About 15 percent of the total number of archeological excavations conducted in Israel over the past 40 years took place across the Green Line, a study released Wednesday showed.
The Tel Aviv University study reveals that approximately 1,500 excavations had been carried out at some 900 different sites across the Green Line over the last four decades, which comes to about 15% of the total number of excavations conducted in Israel during that time.
The study, Dr. Rafi Greenberg and Adi Keinan of the university's Department of Archeology and Near Eastern Studies, found that the peak of academic involvement in the excavation of east Jerusalem occurred in the first decade following the unification of the city in 1967, while the height of academic activity in the West Bank came between the rise of the Likud to power in 1977 and the first Palestinian uprising in 1987.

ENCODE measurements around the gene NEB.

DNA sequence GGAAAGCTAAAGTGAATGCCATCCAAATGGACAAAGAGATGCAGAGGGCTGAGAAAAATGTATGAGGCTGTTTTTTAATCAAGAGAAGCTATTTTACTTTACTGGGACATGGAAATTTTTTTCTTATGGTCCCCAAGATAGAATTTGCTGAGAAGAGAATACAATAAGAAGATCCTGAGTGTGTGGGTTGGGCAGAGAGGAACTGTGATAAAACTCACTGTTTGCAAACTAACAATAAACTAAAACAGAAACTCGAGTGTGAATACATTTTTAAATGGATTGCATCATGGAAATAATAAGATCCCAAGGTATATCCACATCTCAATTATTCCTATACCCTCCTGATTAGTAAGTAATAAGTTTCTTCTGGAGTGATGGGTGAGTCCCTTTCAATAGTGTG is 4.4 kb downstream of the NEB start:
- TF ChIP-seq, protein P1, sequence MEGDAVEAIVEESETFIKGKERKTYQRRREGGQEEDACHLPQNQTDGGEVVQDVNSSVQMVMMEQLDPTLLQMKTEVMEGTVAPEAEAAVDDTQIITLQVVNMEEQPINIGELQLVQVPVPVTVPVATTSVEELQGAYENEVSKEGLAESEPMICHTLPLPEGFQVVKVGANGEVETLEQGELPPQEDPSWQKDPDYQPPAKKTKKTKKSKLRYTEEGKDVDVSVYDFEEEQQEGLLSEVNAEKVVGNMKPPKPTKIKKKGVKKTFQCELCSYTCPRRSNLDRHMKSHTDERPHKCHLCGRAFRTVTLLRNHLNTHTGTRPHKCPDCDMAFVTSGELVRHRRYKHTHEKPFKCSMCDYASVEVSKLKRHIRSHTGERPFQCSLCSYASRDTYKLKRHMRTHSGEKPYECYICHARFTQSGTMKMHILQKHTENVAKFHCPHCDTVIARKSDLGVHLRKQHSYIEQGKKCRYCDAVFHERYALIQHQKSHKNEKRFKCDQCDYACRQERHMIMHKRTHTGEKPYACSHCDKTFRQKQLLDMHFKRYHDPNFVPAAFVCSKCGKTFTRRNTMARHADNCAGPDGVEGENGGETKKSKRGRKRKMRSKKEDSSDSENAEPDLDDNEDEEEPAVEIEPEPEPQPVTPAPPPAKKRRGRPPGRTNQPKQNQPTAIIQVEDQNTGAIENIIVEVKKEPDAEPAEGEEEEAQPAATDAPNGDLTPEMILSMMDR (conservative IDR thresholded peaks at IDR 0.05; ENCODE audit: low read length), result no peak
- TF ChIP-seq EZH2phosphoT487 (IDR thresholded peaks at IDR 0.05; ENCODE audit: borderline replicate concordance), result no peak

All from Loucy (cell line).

Join Jerusalem Post Premium Plus now for just $5 and upgrade your experience with an ads-free website and exclusive content. Click here>>